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Preventing Root Diseases: Pre-Planting, Planting and Post-Planting Tips

Woman in a greenhouse

Root diseases can lead to considerable losses in crops, increased fungicide applications and reduced crop quality. There are several useful tips that, when followed, will help improve the growing environment to reduce potential root disease outbreaks.

By following these tips below, not only will there be fewer root disease issues, but a better growing environment which will contribute to improved crop quality!

Pre-planting Tips
Planting Tips
Post-Planting Tips

Pre-planting Tips

Preventing root disease starts at the very beginning: when you’re planning on planting.

  1. Clean environment.
    Remove all plant debris, weeds and growing medium from the greenhouse as they harbor root diseases.
  2. Protect.
    If possible, cover soil floors with landscape fabric or concrete to minimize fungal spore movement from the soil into the greenhouse environment.
  3. Disinfect.
    Disinfect tools that come in contact with plants as well as potting benches, potting machines and flat fillers to kill disease inoculum.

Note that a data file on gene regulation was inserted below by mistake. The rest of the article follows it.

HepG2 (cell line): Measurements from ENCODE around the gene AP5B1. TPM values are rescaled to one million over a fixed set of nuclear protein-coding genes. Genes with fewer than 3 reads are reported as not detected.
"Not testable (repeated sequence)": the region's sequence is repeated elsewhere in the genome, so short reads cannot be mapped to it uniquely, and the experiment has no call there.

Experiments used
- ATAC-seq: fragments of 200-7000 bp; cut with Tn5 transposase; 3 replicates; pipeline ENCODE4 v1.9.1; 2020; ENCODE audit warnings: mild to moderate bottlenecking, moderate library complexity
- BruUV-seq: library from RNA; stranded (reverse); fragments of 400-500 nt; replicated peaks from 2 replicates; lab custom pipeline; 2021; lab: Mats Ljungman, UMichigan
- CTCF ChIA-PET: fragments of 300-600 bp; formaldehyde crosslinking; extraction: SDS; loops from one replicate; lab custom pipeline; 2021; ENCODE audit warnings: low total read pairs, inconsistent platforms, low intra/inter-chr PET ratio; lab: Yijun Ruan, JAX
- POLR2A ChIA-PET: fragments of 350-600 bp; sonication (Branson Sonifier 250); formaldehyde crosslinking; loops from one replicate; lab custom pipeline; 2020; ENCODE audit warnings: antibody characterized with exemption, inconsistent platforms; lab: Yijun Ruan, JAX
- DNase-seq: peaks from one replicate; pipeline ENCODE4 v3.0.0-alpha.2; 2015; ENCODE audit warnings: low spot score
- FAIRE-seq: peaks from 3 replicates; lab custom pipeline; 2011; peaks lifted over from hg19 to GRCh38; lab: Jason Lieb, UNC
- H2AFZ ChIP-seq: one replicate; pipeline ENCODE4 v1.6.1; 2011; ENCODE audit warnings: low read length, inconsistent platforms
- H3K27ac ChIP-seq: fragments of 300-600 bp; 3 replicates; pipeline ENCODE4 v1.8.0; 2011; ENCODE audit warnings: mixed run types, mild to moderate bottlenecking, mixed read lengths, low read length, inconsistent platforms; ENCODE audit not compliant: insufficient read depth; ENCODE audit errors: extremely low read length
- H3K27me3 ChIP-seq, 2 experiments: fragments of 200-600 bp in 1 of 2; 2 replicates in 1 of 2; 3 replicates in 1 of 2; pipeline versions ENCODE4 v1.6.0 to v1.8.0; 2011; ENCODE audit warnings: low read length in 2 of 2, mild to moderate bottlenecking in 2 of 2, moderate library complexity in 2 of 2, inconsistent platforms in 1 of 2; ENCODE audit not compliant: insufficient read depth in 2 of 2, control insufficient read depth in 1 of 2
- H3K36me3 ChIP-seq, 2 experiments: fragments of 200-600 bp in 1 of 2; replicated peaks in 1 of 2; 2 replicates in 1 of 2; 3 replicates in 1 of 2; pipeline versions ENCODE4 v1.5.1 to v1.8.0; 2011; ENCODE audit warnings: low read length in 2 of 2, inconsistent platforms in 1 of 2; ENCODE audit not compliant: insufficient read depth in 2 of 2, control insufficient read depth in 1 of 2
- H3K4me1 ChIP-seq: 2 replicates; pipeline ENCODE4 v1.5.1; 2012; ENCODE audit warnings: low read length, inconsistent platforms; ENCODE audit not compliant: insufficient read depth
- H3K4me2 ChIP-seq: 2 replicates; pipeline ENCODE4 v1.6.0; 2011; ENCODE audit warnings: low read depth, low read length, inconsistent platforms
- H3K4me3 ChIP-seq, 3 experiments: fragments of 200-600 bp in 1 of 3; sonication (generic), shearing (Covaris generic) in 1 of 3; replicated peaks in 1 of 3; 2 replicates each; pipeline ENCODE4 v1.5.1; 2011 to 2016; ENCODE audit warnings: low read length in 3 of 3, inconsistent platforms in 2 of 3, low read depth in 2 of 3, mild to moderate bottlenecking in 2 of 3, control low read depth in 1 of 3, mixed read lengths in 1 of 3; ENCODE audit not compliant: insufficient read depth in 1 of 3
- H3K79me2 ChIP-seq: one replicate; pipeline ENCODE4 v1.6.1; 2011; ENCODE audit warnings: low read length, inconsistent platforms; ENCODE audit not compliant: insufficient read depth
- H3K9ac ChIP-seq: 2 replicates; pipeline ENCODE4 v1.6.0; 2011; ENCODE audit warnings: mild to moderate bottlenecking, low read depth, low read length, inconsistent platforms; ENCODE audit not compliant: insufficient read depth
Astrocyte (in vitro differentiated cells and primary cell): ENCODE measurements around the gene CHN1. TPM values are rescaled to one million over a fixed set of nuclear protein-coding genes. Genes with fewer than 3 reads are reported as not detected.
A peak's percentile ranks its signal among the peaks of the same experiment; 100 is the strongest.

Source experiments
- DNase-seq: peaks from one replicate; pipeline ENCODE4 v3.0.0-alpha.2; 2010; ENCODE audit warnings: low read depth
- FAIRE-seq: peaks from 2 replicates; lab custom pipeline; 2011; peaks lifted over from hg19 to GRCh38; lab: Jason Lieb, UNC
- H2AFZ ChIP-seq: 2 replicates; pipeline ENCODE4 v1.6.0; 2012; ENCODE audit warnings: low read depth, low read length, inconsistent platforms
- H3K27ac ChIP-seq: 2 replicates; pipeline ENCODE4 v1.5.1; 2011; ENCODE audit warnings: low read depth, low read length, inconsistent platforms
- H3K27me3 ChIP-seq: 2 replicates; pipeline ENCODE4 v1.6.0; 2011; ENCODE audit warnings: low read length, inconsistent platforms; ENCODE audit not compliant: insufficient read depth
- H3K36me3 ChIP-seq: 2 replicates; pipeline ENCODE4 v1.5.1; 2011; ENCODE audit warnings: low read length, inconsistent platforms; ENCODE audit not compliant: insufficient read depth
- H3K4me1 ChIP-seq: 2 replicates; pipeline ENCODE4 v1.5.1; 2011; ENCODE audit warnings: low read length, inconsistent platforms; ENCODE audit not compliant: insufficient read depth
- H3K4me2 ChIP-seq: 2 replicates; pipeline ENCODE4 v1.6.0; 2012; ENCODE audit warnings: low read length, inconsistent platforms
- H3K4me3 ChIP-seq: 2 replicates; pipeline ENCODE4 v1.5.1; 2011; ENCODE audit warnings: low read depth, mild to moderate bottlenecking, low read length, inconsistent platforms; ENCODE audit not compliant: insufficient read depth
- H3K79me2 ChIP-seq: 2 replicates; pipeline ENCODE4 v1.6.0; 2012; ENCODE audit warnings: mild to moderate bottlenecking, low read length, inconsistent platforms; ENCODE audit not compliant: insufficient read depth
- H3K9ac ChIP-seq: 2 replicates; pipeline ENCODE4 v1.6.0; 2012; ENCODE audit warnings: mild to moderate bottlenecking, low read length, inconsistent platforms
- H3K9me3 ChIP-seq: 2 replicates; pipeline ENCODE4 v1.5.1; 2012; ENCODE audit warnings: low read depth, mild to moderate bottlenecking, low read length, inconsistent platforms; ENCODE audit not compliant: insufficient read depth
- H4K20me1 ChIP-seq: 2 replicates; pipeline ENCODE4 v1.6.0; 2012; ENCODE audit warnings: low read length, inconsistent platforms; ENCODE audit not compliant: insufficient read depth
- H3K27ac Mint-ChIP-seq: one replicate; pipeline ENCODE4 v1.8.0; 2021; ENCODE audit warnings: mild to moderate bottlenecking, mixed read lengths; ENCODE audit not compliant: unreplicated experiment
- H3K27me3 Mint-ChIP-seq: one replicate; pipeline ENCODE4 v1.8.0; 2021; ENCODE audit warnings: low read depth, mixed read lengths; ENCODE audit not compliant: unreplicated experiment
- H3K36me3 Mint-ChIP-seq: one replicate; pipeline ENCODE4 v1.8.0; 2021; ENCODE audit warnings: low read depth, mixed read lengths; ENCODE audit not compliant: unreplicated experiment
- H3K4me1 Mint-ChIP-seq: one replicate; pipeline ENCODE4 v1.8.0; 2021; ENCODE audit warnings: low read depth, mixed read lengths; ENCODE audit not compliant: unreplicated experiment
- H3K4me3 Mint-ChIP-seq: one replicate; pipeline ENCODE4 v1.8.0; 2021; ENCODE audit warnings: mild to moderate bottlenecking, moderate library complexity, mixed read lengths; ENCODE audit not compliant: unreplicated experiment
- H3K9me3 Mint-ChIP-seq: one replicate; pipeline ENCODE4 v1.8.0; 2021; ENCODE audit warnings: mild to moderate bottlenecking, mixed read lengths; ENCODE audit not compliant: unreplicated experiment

4. Avoid reusing pots.
    If they must be reused, soak in a product containing quaternary ammonium, hydrogen dioxide, hydrogen peroxide or peroxyacetic acid compounds, or use bleach to kill pathogens. Remove all growing medium from the pots first and soak for at least 30 minutes or as the label instructs. Change the solution often and remember to rinse with plain water.
  5. Discard old plants.
    Those that did not sell may harbor root disease pathogens.
  6. Verify existing plants.
    Validate that stock plants are disease-free before taking cuttings and introducing a new crop into the greenhouse.
  7. Toss used growing medium.
    Do not reuse the growing medium as it may be contaminated, which could explain why some plants looked poor and did not sell.

 
PRO-MIX Cardamine and Oxalis Under Bench Norcella

All weeds and plant debris should be removed from under benches and walkways to minimize reservoirs for plant diseases. Source: Premier Tech

PRO-MIX Blooming Acres - dahliettes dying

All diseased plants should be removed from the greenhouse to minimize disease spread. Empty pots from a crop with root disease should not be reused as the pathogens can persist in the container and infect future crops. Source: Premier Tech

Planting Tips

Now that the planting environment is ready. Here’s what you can do when planting to continue to prevent root diseases.

  1. Select your plants.